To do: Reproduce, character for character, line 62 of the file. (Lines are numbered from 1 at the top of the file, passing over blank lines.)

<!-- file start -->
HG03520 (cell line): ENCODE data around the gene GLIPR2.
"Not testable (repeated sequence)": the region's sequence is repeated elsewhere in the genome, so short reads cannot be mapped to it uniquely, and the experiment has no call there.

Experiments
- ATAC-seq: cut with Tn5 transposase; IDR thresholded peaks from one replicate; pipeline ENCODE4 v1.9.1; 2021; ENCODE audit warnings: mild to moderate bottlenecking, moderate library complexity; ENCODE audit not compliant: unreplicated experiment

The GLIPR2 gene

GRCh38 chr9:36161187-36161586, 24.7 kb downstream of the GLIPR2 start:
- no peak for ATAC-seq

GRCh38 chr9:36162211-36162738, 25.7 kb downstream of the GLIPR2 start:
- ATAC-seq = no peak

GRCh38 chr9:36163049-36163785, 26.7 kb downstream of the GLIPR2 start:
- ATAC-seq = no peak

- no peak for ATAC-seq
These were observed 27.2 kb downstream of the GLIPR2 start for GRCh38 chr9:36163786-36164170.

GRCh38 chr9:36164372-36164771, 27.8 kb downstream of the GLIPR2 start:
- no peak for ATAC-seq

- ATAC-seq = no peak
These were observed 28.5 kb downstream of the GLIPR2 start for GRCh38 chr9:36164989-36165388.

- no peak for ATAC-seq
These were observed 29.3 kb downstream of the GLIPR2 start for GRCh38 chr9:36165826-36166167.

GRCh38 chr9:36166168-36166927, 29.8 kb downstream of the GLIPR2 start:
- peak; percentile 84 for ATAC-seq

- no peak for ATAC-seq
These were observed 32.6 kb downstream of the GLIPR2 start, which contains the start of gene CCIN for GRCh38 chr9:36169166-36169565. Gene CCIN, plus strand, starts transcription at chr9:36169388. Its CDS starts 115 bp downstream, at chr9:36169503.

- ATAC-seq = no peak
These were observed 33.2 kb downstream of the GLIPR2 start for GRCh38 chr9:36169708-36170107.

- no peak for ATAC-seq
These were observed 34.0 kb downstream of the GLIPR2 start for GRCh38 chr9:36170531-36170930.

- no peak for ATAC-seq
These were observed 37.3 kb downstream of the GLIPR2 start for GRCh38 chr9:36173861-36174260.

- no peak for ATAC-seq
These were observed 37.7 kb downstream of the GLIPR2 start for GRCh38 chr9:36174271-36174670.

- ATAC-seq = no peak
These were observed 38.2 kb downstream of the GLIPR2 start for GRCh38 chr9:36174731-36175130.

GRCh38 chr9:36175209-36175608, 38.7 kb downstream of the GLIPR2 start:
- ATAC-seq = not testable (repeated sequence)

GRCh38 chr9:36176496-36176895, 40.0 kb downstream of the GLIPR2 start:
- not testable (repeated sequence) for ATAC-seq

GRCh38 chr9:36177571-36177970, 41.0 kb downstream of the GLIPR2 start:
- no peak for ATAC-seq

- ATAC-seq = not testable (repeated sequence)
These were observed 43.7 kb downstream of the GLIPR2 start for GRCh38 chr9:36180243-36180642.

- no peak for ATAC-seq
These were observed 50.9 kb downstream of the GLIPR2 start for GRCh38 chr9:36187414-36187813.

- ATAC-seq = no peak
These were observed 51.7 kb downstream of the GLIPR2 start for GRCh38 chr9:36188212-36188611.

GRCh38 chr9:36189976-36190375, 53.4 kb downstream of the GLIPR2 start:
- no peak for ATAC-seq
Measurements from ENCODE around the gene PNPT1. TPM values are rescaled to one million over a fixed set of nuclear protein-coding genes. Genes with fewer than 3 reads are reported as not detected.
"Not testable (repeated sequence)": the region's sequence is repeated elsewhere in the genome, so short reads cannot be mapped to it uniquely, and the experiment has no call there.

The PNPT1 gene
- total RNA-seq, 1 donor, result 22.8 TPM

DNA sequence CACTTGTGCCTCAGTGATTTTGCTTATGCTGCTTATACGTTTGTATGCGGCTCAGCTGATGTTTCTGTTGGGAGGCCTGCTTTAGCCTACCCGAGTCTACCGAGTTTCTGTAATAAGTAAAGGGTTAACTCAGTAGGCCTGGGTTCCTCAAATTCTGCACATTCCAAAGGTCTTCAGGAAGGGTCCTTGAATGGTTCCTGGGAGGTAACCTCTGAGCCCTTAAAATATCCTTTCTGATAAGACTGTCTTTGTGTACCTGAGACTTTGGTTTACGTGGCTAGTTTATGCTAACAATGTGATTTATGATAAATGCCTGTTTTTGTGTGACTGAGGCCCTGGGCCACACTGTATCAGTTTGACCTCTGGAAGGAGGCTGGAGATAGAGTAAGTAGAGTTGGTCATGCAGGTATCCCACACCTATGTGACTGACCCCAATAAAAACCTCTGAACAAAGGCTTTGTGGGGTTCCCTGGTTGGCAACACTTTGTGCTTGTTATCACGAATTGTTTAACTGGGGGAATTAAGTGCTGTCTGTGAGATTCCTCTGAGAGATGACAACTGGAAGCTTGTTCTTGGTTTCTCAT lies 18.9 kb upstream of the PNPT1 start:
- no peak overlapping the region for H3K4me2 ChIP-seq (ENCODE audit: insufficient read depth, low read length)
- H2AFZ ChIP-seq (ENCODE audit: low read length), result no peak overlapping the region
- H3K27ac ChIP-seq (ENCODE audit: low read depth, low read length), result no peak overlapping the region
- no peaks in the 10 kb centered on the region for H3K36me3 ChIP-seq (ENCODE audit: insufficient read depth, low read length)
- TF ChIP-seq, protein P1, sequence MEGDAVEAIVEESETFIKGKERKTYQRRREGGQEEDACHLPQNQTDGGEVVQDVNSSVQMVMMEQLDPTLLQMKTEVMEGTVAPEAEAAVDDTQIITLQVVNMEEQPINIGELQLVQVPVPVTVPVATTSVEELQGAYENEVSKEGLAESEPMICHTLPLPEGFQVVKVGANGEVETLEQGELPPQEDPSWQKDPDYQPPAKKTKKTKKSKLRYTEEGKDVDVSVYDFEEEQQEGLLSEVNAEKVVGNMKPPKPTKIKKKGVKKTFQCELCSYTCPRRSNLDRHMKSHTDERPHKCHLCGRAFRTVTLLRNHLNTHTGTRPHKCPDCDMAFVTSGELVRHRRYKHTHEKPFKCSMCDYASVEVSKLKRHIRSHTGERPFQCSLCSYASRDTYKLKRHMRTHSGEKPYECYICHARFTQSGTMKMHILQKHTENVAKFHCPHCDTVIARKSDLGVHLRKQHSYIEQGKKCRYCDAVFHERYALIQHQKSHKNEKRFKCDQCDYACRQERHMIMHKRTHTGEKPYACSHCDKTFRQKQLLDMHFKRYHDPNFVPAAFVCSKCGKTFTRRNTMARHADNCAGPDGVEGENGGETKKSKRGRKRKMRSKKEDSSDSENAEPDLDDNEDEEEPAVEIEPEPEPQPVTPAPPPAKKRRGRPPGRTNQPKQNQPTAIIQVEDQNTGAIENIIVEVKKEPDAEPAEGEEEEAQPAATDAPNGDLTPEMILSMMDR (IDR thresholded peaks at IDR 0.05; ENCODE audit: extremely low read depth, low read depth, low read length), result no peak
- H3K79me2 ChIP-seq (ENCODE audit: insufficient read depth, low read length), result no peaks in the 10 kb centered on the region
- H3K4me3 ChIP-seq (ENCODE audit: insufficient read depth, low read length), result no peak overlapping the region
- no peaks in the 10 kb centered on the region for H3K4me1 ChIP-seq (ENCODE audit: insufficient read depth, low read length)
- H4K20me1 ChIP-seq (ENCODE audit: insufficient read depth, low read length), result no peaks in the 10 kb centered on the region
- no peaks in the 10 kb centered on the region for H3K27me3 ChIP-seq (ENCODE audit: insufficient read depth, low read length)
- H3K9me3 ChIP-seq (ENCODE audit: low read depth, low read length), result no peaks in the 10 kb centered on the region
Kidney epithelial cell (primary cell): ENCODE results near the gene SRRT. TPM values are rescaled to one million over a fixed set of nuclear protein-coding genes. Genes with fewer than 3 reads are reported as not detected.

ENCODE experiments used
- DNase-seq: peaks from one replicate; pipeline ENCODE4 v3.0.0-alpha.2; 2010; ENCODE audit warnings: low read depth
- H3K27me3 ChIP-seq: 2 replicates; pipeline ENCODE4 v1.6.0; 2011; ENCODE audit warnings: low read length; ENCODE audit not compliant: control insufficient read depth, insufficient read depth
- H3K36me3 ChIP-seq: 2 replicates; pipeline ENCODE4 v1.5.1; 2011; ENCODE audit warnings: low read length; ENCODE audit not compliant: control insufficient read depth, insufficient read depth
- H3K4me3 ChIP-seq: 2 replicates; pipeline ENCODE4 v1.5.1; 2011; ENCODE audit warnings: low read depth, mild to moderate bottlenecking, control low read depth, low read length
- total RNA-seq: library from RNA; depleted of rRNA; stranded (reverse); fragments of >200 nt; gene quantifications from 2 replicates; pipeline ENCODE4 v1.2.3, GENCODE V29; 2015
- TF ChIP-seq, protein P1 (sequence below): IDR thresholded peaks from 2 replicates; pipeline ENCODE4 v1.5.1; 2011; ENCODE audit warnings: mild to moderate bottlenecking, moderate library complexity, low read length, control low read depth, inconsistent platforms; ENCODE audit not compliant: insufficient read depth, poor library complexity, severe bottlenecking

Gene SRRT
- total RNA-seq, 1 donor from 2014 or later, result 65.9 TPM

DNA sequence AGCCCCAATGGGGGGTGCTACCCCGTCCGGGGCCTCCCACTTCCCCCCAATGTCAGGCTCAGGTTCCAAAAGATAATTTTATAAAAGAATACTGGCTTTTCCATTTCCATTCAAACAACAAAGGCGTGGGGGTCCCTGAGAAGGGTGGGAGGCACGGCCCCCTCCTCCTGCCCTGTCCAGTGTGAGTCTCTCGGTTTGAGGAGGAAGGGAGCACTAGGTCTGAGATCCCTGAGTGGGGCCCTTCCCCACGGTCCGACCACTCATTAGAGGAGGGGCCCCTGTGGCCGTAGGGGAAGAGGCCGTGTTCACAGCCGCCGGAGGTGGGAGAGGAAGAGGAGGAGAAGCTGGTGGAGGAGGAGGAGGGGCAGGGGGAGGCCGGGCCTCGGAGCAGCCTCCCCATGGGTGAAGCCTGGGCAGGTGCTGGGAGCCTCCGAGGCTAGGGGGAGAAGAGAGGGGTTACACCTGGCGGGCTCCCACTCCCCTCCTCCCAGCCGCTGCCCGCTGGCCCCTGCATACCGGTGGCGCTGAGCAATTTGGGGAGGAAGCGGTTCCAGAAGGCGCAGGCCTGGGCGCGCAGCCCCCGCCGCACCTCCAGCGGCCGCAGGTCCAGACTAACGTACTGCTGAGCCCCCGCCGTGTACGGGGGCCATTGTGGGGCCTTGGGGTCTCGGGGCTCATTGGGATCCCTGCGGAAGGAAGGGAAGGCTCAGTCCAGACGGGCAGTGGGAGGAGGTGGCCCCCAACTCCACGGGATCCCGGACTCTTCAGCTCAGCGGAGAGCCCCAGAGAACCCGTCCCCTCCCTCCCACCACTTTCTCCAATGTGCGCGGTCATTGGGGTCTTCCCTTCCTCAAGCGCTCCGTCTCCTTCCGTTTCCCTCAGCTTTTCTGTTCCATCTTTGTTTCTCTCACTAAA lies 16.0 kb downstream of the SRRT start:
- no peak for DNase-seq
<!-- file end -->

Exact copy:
- no peaks in the 10 kb centered on the region for H3K27me3 ChIP-seq (ENCODE audit: insufficient read depth, low read length)